From left: Bradenton Police Officer Kristie Affolter, Officer Chase Huddleston, and Sgt. Alexandra Emrich pose with the escaped Saint Bernard dog, Bentley, on May 31, 2022. Photo courtesy of Bradenton Police Department.
When the May 31 call went out to Bradenton Police officers, all Florida dispatchers knew was that a Dollar General employee wanted to meet with cops about a large Saint Bernard dog inside her store.
Officer Chase Huddleston arrived around 10:20 p.m. — 20 minutes after the shop was supposed to close — and store manager Felicitas Vandello told him the dog wandered in like a “frequent customer,” strolling the aisles.
He wasn’t really bothering anyone, but he also wouldn’t leave. And that was a big problem because Saint Bernards are very big. Bred to run Alpine rescues on the snow-covered Great St. Bernard Pass between Switzerland and Italy, they can grow to nearly 200 pounds.
The American Kennel Club lauds the beloved breed as “gentle giants,” playfully charming and affectionate with children. But the AKC also warns they’re “very powerful,” “extraordinarily muscular,” “imposing,” and “massive.”
Footage from a camera mounted on Huddleston’s body armor and sent to Coffee or Die Magazine showed the cop filing past diapers and shampoo to the back of the store, muttering, “I hope he doesn’t bite me.”
Huddleston neared the cases of bottled water and the metal racks Dollar General uses for restocking. There’s an audible gasp on the tape, and then the officer said, “Hi, pup!”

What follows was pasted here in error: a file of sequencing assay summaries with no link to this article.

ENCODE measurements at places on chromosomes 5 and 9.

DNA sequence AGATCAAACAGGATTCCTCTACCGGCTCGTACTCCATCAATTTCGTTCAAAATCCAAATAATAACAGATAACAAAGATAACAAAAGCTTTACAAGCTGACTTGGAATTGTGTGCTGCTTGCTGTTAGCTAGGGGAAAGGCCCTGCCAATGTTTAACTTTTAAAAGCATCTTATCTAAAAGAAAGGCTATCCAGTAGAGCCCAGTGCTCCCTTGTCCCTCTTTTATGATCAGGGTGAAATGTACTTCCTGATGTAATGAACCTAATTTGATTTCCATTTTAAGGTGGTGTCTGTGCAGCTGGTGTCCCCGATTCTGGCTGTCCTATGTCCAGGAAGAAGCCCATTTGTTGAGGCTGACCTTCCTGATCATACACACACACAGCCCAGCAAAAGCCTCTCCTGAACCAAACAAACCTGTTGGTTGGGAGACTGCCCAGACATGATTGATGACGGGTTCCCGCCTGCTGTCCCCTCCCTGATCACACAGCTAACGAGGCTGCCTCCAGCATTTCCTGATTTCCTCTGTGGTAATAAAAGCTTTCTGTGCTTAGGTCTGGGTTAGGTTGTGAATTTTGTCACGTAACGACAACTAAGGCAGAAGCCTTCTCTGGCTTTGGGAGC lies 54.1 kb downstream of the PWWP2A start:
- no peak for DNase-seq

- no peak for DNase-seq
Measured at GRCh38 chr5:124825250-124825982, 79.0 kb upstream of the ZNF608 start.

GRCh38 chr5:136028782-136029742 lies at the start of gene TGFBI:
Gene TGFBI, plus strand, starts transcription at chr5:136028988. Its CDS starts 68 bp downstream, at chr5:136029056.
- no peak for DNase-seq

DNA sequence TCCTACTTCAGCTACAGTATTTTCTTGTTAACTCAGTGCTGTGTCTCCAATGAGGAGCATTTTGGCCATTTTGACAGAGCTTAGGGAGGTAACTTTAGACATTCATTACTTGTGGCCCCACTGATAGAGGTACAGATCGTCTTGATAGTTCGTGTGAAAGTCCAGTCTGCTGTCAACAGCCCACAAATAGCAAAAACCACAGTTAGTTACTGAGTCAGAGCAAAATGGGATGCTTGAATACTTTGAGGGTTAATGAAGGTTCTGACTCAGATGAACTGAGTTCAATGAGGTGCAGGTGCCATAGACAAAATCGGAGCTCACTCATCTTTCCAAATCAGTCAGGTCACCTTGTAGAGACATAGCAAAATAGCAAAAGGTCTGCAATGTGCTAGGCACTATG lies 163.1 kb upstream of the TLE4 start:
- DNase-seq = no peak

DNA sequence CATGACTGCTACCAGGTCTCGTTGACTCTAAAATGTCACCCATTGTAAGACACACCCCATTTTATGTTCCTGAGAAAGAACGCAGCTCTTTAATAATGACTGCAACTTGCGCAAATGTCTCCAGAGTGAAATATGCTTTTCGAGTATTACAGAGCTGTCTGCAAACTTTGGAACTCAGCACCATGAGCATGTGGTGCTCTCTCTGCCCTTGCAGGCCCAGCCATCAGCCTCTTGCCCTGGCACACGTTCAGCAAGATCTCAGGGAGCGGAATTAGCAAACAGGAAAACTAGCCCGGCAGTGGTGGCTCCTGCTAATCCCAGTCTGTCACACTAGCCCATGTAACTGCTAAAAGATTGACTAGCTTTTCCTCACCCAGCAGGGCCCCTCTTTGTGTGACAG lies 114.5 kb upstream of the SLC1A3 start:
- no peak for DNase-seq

“He’s a big, beautiful boy!” added Vandello.
But this big and beautiful boy didn’t have a dog collar. Huddleston looked at the slobbering behemoth and said, “What’s up?” Then he started to lead the tail wagger out of the store with some friendly encouragement, saying, “Come on! Let’s go!”
Disobeying the officer’s lawful commands, the dog detoured to a break room before wandering behind the checkout counter, where Dollar General employees wanted to count the till so they could go home.
A glance at the leg restraints Huddleston had brought to use as a makeshift leash told him they wouldn’t work. So the cop radioed another officer, Sgt. Alexandra Emrich, for Saint Bernard backup.
Emrich arrived and so did Officer Kristie Affolter, who fashioned a lead large enough to loop around the dog’s neck. She led the pooch down the aisles and out into the parking lot.
And that’s where the three cops were met by a shirtless Florida man in a car. He was pulling up while the police were getting ready to leave with their suspected stray. Identified by authorities as Jack Smith, the man told the cops the dog was his and the furry fella’s name was “Bentley.”
And Smith had a tattoo of the canine on one of his buns to prove it.
“We didn’t need to see that!” Bradenton Police Department spokesperson Meredith Frameli told Coffee or Die.
In lieu of positive identification by buttock ink, the officers asked Smith to show them digital photos he kept of Bentley on his cell phone.
Smith explained that Bentley had broken through an outdoor gate and the man had driven around “for a while” looking for him. The police released Bentley to his recognizance.
Smith prodded the pooch into the back seat of the car. The officers presented Smith with a metal bowl they’d used to feed the dog, and the man drove away.
The entire case was solved in 11 minutes.
Frameli told Coffee or Die that Smith pledged to fix the gate.
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Noelle is a former staff writer for Coffee or Die through a fellowship from Military Veterans in Journalism. She has a bachelor’s degree in journalism and interned with the US Army Cadet Command. Noelle also worked as a civilian journalist covering several units, including the 75th Ranger Regiment on Fort Benning, before she joined the military as a public affairs specialist.
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